- Other materials that can be used as a dielectric include air, plastic, glass e.t.c. the symbol of a capacitor is shown below:
- There are three main types of capacitors namely
- Paper capacitors,
- Electrolytic capacitors and
- Variable capacitors.
- Others include plastic, ceramic and mica capacitors.
Experiment: To Charge a Capacitor
Apparatus : Uncharged capacitor of 500μF, 5.0V power supply, rheostat, voltmeter, milliammeter, switch, connecting wires and a stop watch.
- Set up the apparatus as shown above.
- Close the switch and record the values of current, I at various time intervals. Tabulate your values in the table below:
Time, t(s) 0 10 20 30 40 50 60 70 Current, I(mA) It (mAs)
- Plot a graph of current, I against time, t
- Plot a graph of It against time.
- The charging current is initially high but gradually reduces to zero. A graph of current, I against time appears as shown below:
- The charging current drops to zero when the capacitor is fully charged. As the p.d. across the capacitor increases the charge in the capacitor also increases up to a certain value.
- When the capacitor is fully charged, the p.d across the capacitor will be equals the p.d of the source.
- A graph of p.d across the capacitor against time is exponential. A graph of It against time is also exponential.
NB The product It represents the amount of charge in the capacitor.
Experiment: To Discharge a Capacitor
Apparatus : A charged capacitor, resistor, galvanometer, switch and connecting wires.
- Set up the apparatus as shown above.
- Close the switch and record the values of current at various time intervals in the table below.
Time, t(s) 0 10 20 30 40 50 60 70 Current, I(mA)
- Plot a graph of current, I against time, t.
- The value of current is seen to reduce from maximum value to zero when the capacitor is fully discharged.
- The galvanometer deflects but in the opposite direction to that during charging.
- During discharging, the p.d. across the capacitor reduces to zero when the capacitor is fully discharged.
- The graphs below show the variation between current, I and time, t and between the p.d across the capacitor and time, t.
- A graph of charge in the capacitor, Q against time, t during discharging also appears like that of p.d against time i.e. p.d across the capacitor is directly proportional to the charge stored.
- Capacitance of a capacitor is defined as the measure of the charge stored by the capacitor per unit voltage;
C = Q/V
Hence Q = CV
Recall: Q = It
Therefore Q= CV = It
- The SI Unit of capacitance is the farad, F.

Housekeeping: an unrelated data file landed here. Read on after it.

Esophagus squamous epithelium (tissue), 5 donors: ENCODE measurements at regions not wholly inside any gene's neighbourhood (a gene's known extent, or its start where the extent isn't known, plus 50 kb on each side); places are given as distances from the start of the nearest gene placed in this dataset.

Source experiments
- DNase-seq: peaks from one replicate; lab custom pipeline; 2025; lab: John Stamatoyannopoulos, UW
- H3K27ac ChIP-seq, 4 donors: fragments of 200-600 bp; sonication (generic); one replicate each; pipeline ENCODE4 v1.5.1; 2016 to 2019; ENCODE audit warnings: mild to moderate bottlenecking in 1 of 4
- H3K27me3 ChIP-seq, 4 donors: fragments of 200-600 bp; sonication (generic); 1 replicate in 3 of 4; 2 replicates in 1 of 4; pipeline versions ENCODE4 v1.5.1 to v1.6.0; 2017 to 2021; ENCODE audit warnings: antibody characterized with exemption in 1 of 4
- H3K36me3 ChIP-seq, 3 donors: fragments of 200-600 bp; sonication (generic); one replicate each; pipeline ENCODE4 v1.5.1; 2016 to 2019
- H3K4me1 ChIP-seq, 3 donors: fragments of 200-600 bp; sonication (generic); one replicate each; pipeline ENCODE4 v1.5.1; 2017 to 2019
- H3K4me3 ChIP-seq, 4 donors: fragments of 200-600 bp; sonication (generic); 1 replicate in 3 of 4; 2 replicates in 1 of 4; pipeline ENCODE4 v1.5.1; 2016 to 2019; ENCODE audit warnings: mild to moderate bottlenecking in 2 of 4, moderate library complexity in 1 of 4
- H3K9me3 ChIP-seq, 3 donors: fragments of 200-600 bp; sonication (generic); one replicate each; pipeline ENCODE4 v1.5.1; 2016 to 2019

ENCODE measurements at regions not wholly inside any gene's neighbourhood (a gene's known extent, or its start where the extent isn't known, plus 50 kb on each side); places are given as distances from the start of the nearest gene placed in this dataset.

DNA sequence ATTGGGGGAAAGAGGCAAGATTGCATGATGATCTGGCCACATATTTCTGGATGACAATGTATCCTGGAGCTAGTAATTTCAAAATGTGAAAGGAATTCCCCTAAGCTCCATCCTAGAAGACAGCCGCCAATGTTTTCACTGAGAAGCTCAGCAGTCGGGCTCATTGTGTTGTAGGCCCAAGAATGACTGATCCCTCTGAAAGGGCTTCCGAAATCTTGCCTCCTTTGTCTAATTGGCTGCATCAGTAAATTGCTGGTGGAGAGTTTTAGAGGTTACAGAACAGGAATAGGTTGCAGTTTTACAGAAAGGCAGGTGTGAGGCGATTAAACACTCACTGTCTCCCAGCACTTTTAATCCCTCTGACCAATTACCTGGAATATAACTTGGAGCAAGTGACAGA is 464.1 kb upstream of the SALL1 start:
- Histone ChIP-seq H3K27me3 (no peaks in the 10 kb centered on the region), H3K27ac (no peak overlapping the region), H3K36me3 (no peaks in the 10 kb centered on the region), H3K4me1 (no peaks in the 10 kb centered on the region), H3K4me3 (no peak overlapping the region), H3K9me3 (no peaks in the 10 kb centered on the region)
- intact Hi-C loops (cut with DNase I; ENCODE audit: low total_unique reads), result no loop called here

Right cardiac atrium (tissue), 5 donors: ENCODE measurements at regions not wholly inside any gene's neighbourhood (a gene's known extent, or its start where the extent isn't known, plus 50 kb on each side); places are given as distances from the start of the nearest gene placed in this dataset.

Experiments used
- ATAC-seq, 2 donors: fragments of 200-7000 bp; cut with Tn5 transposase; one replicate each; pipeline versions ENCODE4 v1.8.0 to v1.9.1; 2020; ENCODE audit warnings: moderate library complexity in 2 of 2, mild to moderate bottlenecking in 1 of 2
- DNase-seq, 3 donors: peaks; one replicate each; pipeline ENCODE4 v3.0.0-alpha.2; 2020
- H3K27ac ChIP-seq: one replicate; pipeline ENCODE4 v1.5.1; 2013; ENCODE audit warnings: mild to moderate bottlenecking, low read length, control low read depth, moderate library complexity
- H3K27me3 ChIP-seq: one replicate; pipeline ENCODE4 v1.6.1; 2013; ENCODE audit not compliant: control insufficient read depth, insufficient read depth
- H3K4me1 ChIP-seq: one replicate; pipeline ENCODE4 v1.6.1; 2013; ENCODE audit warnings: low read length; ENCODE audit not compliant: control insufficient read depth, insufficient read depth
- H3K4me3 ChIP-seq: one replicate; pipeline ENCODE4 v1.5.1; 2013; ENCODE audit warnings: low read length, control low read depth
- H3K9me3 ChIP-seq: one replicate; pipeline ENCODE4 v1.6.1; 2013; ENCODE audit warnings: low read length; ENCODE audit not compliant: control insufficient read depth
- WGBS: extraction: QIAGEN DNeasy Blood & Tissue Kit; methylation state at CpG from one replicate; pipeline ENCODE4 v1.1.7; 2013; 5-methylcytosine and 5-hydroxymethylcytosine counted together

- A farad is the capacitance of a body if a charge of one coulomb raises its potential by one volt.
Other smaller units of capacitance are: microfarad (μF), nanofarad (nF) and picofarad (Pf).
i.e. 1 μF = 10-6 F
1 nF = 10-9 F
1 pF = 10-12 F
Factors Affecting Capacitance of a Capacitor
- The capacitance of a parallel plate capacitor depends on three factors, namely:
- Area of overlap of the plates, A
- Distance of separation, d between the plates
- Nature of the dielectric material
Experiment: To Investigate the Factors Affecting Capacitance
Apparatus: 2 aluminium plates, K and L of dimensions 25cm * 25cm , Insulating polythene support , uncharged electroscope , Glass plate , earthing wireand a free wire.
- Fix the plates on the insulating support so that they stand parallel and close to each other as shown above.
- Charge plate K to a high voltage and then connect it to the uncharged electroscope. Earth the second plate, L.
- While keeping the area of overlap, A the same vary the distance of separation, d and observe the leaf divergence.
- While keeping the distance of separation, d constant vary the area of overlap, A and observe the leaf divergence.
- While keeping both the area of overlap and the distance of separation, d constant introduce the glass plate between the plates of the capacitor and observe what happens to the leaf.
- When the distance of separation is increased the leaf divergence also increased.
- When the area of overlap is increased the leaf divergence decreased.
- When the glass plate is introduced between the plates, the leaf divergence increased.
Note that the leaf divergence here is a measure of the potential, V of plate K.
Hence the larger the divergence the greater the potential and thus the lower the capacitance ( since C = Q/V, but Q is constant).
- From the above observations, it follows that the capacitance is directly proportional to the area of overlap between the plates and inversely proportional to the distance of separation.
- It also depends on the nature of the dielectric material.
C ∝ A/d
C = εA/d where ε is a constant called permittivity of the dielectric material (epsilon).
- If between the plates is a vacuum, then ε = εo , known as epsilon nought and is given by 6.85 × 10-12 Fm-1.
Hence C = εoA/d